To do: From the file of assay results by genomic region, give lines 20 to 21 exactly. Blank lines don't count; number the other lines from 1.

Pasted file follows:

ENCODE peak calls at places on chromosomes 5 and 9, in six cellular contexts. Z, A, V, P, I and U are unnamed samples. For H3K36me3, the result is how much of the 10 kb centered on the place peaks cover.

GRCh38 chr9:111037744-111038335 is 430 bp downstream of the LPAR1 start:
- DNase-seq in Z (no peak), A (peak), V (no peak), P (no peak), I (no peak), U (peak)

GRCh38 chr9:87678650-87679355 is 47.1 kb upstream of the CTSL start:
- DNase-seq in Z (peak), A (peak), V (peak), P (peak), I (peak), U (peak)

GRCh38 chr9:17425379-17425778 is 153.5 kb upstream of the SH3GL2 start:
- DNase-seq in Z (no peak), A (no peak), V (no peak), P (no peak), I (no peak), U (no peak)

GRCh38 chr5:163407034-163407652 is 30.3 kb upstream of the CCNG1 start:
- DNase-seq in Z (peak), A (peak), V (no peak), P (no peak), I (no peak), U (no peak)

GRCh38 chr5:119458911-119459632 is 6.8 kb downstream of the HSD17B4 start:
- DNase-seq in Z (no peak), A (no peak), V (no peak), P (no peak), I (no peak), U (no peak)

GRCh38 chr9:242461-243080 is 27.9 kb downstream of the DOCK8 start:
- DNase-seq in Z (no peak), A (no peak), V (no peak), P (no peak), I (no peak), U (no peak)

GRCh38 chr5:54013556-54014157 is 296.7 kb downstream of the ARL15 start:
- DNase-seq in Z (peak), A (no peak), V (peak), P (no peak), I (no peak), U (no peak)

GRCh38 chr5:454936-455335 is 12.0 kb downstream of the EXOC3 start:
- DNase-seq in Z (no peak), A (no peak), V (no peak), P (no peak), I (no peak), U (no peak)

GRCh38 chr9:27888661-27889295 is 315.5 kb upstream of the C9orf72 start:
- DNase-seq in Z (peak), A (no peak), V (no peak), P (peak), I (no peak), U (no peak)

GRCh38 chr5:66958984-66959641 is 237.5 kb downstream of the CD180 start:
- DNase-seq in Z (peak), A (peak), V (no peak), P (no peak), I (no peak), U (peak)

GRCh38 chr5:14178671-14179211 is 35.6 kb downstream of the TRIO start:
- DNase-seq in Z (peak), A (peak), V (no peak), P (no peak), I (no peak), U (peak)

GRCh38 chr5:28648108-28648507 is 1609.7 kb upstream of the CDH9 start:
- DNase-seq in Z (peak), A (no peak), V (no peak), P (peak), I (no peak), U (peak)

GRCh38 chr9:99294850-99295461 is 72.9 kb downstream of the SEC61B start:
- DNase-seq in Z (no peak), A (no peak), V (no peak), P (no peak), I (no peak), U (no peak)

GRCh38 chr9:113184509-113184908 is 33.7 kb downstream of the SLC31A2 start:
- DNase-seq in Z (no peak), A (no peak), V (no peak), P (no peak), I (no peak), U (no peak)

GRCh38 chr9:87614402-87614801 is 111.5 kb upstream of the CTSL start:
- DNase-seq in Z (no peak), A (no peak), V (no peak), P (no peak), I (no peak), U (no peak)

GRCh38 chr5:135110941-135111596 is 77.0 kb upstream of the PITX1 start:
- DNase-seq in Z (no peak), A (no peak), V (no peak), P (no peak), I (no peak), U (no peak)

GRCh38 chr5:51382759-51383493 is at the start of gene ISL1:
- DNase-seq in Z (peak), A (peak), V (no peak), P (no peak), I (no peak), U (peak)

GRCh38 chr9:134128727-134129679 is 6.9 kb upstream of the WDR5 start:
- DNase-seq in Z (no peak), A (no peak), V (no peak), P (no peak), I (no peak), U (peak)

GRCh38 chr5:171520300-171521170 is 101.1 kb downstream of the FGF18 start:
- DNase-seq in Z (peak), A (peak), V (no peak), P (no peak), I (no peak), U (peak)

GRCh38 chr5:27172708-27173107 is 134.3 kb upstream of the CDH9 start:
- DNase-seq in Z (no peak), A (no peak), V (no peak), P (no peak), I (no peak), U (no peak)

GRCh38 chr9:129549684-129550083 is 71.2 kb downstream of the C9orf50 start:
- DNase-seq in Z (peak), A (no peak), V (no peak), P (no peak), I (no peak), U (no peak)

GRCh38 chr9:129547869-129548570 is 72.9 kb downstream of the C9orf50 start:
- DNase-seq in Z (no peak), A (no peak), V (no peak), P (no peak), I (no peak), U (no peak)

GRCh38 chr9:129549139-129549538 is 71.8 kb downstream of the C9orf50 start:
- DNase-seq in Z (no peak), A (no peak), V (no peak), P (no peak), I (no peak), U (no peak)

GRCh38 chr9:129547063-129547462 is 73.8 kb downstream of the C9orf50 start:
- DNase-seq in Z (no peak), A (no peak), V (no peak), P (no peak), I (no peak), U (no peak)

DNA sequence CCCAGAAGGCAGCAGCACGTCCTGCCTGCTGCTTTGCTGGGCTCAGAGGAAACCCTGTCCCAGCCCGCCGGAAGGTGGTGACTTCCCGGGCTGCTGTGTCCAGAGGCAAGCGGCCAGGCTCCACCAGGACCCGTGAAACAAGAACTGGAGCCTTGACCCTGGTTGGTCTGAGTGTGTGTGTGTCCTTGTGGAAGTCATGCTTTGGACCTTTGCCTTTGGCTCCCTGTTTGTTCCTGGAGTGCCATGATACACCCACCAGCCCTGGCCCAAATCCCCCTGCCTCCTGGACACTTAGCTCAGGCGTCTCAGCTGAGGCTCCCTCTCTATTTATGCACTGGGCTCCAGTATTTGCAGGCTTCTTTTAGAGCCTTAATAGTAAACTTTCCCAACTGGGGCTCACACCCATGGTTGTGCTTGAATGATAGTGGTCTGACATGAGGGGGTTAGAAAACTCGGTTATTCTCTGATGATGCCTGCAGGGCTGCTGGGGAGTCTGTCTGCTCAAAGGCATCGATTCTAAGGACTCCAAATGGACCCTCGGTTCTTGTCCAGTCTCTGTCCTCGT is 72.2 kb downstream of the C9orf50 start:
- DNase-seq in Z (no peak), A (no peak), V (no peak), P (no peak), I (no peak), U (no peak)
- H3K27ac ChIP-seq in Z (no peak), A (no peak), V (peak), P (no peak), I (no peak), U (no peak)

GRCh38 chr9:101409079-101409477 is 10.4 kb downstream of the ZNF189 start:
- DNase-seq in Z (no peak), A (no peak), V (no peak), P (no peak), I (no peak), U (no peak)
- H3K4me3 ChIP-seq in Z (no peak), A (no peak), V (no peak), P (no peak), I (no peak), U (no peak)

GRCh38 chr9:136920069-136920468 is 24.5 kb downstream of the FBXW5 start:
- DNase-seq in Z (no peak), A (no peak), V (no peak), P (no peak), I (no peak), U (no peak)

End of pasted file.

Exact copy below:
GRCh38 chr5:66958984-66959641 is 237.5 kb downstream of the CD180 start:
- DNase-seq in Z (peak), A (peak), V (no peak), P (no peak), I (no peak), U (peak)